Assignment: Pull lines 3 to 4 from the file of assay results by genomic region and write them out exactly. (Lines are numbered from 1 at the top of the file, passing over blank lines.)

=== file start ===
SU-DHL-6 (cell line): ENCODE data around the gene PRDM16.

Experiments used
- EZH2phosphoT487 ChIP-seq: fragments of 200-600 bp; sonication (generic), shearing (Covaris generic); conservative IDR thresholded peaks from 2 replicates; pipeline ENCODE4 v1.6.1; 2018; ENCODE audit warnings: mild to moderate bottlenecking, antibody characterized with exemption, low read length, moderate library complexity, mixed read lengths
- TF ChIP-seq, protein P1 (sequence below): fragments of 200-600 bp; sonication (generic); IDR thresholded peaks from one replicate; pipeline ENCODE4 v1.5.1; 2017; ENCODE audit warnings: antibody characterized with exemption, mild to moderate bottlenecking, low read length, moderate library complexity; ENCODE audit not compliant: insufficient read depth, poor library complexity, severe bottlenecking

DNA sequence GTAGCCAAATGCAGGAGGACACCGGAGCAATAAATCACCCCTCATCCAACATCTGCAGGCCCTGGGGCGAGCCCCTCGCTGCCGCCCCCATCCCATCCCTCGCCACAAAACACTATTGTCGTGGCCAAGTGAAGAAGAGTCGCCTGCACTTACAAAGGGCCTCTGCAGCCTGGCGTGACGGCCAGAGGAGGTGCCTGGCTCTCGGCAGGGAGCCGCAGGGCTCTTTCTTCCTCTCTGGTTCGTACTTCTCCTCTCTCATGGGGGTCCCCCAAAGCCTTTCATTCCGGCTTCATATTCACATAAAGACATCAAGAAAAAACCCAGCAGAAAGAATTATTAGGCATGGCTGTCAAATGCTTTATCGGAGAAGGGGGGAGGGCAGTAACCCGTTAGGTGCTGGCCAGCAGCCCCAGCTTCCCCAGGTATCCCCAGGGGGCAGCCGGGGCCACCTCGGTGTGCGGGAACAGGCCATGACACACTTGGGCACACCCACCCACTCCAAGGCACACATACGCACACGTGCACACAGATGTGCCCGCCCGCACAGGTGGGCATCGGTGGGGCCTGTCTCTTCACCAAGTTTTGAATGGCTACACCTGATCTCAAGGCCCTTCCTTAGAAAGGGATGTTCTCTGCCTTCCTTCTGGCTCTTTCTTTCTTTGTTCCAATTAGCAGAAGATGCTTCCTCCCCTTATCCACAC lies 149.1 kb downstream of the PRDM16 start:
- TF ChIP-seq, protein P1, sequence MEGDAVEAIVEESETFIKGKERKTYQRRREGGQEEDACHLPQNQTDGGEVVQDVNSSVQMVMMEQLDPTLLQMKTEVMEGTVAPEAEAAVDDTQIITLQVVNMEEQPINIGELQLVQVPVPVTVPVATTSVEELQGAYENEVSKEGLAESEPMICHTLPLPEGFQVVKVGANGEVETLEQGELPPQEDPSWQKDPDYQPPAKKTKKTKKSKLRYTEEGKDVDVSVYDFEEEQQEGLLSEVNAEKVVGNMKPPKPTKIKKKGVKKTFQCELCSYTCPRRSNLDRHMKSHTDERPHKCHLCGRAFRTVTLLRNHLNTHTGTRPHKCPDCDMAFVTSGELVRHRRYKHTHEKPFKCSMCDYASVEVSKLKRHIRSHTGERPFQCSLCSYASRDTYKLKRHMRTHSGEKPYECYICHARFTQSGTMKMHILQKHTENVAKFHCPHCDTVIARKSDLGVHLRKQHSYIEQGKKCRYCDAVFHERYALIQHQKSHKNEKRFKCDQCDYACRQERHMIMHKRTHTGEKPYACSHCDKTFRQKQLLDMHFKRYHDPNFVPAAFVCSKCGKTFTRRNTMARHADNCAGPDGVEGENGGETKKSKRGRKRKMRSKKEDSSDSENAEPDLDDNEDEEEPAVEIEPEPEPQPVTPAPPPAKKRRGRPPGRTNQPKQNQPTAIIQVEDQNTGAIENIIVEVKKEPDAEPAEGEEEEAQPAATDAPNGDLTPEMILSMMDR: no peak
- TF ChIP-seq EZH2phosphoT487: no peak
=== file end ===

- EZH2phosphoT487 ChIP-seq: fragments of 200-600 bp; sonication (generic), shearing (Covaris generic); conservative IDR thresholded peaks from 2 replicates; pipeline ENCODE4 v1.6.1; 2018; ENCODE audit warnings: mild to moderate bottlenecking, antibody characterized with exemption, low read length, moderate library complexity, mixed read lengths
- TF ChIP-seq, protein P1 (sequence below): fragments of 200-600 bp; sonication (generic); IDR thresholded peaks from one replicate; pipeline ENCODE4 v1.5.1; 2017; ENCODE audit warnings: antibody characterized with exemption, mild to moderate bottlenecking, low read length, moderate library complexity; ENCODE audit not compliant: insufficient read depth, poor library complexity, severe bottlenecking